The Six Page Narrative


The Six Page Narrative

We previously covered some of the quirks in The Everything Store of Jeff Bezos in our article about his Jeffisms. Jeff Bezos hates PowerPoint and doesn’t read memos in advance but prefers the 6 page narrative. The six page narrative replaces Powerpoint at Amazon.

Jeff Bezos Playing Chess

In the book The Everything Store, Brad Stone quotes Jeff Bezos:

“The traditional kind of corporate meeting starts with a presentation. Somebody gets up in front of the room and presents with a PowerPoint presentation, some type of slide show.  In our view you get very little information, you get bullet points.  This is easy for the presenter, but difficult for the audience.  And so instead, all of our meetings are structured around a 6 page narrative memo.”

Structured around the 6 page narrative… Why?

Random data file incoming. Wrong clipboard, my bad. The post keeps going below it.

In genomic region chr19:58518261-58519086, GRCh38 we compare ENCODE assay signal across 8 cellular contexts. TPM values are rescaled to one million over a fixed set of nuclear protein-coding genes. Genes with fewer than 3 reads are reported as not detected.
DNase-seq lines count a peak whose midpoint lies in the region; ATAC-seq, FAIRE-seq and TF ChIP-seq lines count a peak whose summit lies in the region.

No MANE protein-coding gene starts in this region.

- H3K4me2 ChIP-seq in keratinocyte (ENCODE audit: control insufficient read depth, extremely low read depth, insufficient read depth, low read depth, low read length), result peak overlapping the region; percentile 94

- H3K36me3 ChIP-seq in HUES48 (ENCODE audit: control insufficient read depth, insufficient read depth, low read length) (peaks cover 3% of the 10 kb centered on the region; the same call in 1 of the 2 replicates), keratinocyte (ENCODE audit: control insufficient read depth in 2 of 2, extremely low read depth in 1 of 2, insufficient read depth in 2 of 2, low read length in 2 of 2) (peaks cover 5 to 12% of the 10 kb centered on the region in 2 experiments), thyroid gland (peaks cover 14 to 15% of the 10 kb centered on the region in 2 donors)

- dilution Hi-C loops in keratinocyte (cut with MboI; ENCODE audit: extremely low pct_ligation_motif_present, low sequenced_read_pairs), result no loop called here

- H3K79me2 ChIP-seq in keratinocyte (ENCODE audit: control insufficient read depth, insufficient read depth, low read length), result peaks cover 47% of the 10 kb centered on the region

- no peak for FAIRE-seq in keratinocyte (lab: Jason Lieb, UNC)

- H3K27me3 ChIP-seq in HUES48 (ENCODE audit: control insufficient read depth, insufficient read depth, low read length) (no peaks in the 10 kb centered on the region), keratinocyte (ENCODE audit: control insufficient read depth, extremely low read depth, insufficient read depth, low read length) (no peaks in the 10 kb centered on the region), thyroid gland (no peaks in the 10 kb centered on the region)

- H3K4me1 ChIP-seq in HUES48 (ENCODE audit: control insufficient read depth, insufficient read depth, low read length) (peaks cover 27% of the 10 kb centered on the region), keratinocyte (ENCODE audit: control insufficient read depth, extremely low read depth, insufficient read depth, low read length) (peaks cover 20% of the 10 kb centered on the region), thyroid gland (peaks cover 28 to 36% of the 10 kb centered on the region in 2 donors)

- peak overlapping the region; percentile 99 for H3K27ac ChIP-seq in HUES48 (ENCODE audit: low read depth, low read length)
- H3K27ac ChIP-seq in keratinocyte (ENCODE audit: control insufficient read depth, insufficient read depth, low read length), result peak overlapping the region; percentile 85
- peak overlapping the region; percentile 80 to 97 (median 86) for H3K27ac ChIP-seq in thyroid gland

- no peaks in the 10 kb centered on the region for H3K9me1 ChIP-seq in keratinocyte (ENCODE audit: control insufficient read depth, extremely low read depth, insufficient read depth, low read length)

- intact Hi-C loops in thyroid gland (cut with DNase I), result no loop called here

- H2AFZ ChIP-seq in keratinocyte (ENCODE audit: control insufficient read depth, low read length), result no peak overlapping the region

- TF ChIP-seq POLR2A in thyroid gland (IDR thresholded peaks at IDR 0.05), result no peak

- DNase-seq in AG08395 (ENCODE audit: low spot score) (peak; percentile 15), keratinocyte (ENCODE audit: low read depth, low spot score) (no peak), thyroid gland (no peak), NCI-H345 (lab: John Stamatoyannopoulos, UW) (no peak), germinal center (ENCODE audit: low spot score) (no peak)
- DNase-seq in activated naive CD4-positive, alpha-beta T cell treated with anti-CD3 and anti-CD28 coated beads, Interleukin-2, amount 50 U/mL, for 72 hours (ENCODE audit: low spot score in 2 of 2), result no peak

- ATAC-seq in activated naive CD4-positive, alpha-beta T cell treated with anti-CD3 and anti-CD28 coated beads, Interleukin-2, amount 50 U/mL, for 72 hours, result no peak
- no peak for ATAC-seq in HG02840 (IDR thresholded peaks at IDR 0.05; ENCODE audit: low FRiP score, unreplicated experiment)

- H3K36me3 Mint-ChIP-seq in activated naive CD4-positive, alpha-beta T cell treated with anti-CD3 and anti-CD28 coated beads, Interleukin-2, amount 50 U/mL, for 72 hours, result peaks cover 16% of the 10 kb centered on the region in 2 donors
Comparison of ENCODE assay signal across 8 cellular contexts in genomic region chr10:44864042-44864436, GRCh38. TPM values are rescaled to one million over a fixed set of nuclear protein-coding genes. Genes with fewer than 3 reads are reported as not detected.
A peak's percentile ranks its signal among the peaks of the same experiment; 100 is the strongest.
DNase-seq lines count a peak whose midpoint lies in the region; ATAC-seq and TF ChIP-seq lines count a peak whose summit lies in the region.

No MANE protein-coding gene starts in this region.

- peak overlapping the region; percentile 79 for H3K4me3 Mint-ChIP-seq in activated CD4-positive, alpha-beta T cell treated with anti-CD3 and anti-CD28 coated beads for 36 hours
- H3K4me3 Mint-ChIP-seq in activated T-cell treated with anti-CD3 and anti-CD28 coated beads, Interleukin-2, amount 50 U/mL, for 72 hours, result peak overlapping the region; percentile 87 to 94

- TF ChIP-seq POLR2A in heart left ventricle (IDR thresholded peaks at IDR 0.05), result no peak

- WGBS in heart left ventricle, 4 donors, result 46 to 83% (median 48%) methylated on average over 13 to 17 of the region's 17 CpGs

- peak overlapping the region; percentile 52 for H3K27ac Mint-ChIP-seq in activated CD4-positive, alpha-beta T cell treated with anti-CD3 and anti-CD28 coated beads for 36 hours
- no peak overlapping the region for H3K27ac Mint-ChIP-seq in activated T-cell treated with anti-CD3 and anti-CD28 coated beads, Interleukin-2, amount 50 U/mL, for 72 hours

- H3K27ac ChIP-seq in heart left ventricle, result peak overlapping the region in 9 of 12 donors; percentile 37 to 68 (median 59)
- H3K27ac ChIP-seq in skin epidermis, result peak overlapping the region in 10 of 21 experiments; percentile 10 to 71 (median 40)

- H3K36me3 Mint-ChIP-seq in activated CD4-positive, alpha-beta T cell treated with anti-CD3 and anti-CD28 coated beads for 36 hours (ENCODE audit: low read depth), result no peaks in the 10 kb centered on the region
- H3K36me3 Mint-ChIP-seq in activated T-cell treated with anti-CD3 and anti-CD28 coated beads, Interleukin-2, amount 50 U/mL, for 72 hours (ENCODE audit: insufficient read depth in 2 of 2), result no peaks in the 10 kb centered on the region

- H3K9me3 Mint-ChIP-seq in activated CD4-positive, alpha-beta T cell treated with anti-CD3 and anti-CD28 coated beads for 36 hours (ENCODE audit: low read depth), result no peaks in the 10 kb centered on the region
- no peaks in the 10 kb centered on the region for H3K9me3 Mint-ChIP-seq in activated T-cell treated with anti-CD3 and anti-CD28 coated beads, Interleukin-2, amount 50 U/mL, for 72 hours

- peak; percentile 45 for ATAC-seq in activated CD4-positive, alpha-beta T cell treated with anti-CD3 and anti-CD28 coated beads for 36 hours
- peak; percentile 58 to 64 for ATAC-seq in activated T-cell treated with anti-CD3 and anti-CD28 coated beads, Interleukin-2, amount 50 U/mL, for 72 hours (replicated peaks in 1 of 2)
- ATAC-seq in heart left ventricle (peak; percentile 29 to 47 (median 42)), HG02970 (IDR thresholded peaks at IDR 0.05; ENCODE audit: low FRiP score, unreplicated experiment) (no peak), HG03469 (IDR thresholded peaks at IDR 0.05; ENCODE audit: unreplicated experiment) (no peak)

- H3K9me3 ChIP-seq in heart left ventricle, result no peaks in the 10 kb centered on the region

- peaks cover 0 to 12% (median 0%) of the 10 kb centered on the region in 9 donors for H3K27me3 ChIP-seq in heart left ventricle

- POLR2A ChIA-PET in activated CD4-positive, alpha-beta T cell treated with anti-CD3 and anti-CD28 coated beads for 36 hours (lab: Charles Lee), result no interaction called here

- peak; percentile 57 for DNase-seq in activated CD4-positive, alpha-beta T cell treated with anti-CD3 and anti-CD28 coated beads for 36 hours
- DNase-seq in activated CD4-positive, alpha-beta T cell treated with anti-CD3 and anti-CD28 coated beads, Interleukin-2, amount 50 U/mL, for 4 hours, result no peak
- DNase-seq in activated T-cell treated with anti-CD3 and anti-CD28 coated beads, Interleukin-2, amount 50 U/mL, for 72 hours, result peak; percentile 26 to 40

“When you have to write your ideas out in complete sentences, complete paragraphs it forces a deeper clarity.”

Bezos preferred that employees sketched out their ideas like a dissertation laying out the context or question, approaches to answer the question and various conclusions, how this attempt varied from previous approaches, and then “now what?”, that is, what was in it for the customer and the company and how does the answer to the question enable innovation for the customer.

This was the gist of the six page narrative. Jeff Bezos did not read things in advance and he wanted a deep enough understanding of a problem which 6 pages provided.

“Time doesn’t come from nowhere. This way you know everyone has the time. The author gets the nice warm feeling of seeing their hard work being read.”

Bezos wasn’t alone in his hatred of Powerpoint so did Steve Jobs

“I hate the way people use slide presentations instead of thinking,” Jobs later recalled. “People would confront a problem by creating a presentation. I wanted them to engage, to hash things out at the table, rather than show a bunch of slides. People who know what they’re talking about don’t need PowerPoint.”